Stephen Fuhr, the Liberal candidate for Kelowna-Lake Country, is encouraging voters to vote with their mind instead of their heart during next month’s federal election on Oct. 21.
“Let’s face it. The NDP is not getting into government nor are the Greens. That has got to weigh into your consciousness,” he said.
“We have a two-horse race and the consequences to a blue (Conservative) government will really take away everything that the Greens and the NDP believe in — and even the Liberals.”
Fuhr said all of this rolls into what he calls a “business decision” — commonly known as strategic voting.
“It shouldn’t be an emotional (decision),” said Fuhr, during an all-candidates forum on Sept. 19.
“The Conservatives aren’t going to deliver on what 80 per cent of Canadians want, so the way to stop that from happening would be to vote for the progressive person that can actually win.”
When asked if he was encouraging strategic voting in the upcoming election, Fuhr said to “vote for the things that you care about but think about who can actually deliver those things.”
Fuhr continued, saying its ultimately an individual decision and he hopes people vote for him based on the representation he gave his constituents over the past four years in Ottawa.
Other candidates in the riding took issue with Fuhr’s sentiment.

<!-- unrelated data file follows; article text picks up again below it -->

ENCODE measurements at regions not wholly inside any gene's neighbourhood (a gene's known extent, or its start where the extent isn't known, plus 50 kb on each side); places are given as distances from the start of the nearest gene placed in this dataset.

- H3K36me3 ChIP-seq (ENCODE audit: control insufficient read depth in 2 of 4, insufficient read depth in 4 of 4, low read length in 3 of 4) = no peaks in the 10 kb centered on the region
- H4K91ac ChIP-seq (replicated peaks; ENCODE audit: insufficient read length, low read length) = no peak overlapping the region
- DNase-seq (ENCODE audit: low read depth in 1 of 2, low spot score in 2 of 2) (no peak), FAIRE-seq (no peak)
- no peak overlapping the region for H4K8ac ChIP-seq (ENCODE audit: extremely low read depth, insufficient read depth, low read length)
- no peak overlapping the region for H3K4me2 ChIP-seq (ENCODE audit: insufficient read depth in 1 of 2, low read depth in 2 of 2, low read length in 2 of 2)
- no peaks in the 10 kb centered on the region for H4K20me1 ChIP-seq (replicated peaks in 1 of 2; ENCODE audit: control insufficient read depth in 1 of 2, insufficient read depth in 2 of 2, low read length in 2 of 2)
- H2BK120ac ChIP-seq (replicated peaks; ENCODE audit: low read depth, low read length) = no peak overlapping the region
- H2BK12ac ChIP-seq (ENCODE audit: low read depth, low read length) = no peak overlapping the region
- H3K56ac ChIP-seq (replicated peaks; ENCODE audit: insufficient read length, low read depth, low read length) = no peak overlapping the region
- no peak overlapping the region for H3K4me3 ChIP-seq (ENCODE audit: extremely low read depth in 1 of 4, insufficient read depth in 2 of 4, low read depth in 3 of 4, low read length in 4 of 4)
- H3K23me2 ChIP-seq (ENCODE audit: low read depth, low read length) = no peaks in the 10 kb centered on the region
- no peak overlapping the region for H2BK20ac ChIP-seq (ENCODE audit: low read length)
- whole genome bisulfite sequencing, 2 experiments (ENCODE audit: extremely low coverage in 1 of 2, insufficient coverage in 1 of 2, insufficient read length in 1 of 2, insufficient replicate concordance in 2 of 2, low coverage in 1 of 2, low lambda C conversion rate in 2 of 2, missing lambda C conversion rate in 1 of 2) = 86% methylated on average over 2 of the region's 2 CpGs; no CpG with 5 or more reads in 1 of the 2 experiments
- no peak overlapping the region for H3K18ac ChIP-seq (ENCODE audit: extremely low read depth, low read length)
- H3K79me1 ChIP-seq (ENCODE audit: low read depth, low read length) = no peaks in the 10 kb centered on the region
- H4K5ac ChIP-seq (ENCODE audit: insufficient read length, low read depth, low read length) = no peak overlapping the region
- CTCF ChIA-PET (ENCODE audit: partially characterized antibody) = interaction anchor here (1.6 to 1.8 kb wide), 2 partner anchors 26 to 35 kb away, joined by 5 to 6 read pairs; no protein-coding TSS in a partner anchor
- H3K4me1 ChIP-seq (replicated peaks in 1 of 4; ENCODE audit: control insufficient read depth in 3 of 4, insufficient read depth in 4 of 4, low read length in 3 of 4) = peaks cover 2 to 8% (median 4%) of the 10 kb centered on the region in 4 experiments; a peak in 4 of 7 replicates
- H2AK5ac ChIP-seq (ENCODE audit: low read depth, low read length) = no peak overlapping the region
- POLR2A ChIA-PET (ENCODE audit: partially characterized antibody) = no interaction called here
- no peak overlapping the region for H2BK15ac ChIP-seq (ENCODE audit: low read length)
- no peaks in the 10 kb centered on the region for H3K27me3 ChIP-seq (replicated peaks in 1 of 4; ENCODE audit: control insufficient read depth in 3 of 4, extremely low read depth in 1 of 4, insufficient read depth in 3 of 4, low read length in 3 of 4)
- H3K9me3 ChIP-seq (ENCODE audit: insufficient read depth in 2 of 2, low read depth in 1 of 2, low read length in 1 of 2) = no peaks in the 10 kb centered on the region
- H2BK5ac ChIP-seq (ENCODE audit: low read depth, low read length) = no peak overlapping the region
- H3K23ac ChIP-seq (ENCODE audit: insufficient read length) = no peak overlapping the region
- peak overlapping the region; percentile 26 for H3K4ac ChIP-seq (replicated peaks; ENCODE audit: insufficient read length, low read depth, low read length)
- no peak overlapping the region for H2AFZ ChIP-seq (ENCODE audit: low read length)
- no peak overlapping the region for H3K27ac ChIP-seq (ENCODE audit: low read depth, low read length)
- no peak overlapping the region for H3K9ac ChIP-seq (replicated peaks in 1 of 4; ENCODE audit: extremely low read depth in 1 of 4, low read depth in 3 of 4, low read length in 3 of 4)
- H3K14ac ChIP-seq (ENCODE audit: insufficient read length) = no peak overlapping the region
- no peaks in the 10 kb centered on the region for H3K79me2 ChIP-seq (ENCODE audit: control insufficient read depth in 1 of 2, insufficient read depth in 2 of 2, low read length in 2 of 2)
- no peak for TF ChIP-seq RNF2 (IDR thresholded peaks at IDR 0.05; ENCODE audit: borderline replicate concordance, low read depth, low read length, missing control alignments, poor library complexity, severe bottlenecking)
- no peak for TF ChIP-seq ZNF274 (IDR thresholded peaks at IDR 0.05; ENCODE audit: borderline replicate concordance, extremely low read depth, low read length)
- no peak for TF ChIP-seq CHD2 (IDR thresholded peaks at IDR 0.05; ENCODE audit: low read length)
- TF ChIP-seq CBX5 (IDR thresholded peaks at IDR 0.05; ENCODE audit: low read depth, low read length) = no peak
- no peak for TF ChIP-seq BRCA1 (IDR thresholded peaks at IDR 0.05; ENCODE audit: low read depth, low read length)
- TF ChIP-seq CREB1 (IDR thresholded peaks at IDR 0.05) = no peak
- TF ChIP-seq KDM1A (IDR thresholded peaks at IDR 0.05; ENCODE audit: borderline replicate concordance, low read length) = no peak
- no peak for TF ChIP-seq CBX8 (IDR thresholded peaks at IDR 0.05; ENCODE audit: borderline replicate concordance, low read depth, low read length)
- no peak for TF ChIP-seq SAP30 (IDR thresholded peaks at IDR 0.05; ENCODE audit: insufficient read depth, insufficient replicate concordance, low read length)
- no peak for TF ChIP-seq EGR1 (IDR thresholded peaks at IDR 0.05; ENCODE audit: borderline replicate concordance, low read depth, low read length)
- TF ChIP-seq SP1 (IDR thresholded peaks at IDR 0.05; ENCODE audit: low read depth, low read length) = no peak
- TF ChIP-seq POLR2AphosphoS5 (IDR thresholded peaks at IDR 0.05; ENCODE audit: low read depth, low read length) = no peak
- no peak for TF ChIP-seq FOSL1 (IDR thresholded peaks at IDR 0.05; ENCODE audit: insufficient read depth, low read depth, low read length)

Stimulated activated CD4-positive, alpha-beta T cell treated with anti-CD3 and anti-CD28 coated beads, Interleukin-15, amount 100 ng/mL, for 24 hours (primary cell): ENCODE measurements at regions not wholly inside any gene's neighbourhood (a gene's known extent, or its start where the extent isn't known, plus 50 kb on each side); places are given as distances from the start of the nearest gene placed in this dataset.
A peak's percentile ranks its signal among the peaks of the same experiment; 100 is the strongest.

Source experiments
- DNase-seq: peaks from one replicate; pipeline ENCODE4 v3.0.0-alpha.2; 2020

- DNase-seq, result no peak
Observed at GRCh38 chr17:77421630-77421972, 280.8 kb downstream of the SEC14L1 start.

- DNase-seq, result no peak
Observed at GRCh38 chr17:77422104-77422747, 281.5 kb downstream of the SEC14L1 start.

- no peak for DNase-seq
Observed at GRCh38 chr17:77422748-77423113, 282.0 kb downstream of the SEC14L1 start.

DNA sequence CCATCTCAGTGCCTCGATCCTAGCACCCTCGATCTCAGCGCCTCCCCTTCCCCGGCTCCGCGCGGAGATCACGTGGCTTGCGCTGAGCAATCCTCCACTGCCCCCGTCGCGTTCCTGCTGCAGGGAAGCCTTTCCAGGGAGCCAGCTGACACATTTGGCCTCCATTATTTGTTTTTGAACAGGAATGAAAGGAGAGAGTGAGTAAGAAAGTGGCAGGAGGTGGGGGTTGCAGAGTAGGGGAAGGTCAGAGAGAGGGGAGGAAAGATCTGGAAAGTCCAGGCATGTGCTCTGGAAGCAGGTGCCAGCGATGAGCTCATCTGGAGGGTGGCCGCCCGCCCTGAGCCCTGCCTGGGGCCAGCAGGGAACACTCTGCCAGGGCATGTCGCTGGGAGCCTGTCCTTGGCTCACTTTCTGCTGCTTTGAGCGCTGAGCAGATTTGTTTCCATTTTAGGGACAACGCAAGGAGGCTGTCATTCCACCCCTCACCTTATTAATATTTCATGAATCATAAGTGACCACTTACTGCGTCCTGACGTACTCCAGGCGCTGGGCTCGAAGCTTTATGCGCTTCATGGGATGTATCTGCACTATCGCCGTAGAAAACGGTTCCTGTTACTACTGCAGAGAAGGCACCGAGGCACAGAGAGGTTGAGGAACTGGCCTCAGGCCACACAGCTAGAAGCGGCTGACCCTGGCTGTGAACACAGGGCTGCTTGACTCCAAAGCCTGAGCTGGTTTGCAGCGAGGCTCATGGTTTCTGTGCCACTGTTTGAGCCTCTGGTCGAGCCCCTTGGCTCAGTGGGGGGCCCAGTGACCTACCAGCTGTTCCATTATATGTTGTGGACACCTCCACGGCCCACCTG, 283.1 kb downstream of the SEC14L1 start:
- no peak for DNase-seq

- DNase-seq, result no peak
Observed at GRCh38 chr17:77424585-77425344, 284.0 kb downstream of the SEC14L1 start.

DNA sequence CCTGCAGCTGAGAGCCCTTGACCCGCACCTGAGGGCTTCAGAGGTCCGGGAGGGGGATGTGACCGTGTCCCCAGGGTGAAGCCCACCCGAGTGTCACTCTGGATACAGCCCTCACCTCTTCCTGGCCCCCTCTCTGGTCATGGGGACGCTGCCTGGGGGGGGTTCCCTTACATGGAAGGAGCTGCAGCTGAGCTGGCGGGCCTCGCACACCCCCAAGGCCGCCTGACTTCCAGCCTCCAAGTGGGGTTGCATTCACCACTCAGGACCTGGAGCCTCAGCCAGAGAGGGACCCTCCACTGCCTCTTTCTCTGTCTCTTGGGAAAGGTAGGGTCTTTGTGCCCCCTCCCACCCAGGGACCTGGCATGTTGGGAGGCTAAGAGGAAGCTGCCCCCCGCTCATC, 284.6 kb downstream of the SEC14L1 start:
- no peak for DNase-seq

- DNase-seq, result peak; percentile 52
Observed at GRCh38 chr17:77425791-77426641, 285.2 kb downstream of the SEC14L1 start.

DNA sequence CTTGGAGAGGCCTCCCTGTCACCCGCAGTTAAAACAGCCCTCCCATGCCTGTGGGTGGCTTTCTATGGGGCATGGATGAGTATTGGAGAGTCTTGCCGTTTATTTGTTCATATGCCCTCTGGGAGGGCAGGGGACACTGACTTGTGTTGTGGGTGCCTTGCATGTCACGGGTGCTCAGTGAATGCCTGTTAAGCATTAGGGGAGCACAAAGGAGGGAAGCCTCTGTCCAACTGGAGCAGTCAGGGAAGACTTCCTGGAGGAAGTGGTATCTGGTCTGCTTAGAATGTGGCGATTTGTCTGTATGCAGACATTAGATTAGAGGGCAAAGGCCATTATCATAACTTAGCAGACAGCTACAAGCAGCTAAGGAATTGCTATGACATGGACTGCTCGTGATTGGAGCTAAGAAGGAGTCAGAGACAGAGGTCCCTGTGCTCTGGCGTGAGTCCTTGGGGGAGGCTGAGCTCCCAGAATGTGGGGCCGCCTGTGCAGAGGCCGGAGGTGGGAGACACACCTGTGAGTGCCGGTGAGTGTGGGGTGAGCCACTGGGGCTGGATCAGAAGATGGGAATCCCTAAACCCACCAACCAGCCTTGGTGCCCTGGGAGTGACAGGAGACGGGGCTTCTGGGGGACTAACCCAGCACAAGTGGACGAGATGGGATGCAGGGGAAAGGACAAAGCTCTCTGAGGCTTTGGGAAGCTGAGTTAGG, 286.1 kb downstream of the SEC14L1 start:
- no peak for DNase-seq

“The Liberals ran on a platform of electoral reform in 2015, they abandoned that in 2016 and the entire idea of electoral reform and proportional representation — which is what the committee recommended — is to avoid the need to vote strategically entirely,” said Justin Kulik of the NDP.
“I think it’s a little backwards for the Liberals to have voted against adopting that report and then here in 2019 during the election, again telling voters that they need to vote strategically.”
The Green Party’s Travis Ashley said that approaching the voting booth as a business decision is “terrible advice.”
“Strategic voting seems to have not been working for the past 50 some-odd years,” he said.
“We need to start voting with our hearts.”
Capital News reached out to Tracy Gray, the local Conservative candidate, for comment but did not hear back before deadline.
In 2015, Fuhr won Kelowna-Lake Country with just over 4,000 votes, however this came in part due to a deal between Fuhr and the riding’s Green Party candidate at the time, Gary Adams.
Adams agreed to drop out of the race and support Fuhr in return for Fuhr promoting parts of the Green Party platform if elected. This resulted in a contravention of the federal Elections Act but no penalties were persued.
While not happy about it at the time, the deal was not opposed by federal Green Party leader Elizabeth May and she did not name another Green candidate to replace Adams in the riding in 2015.
-With files from Alistair Waters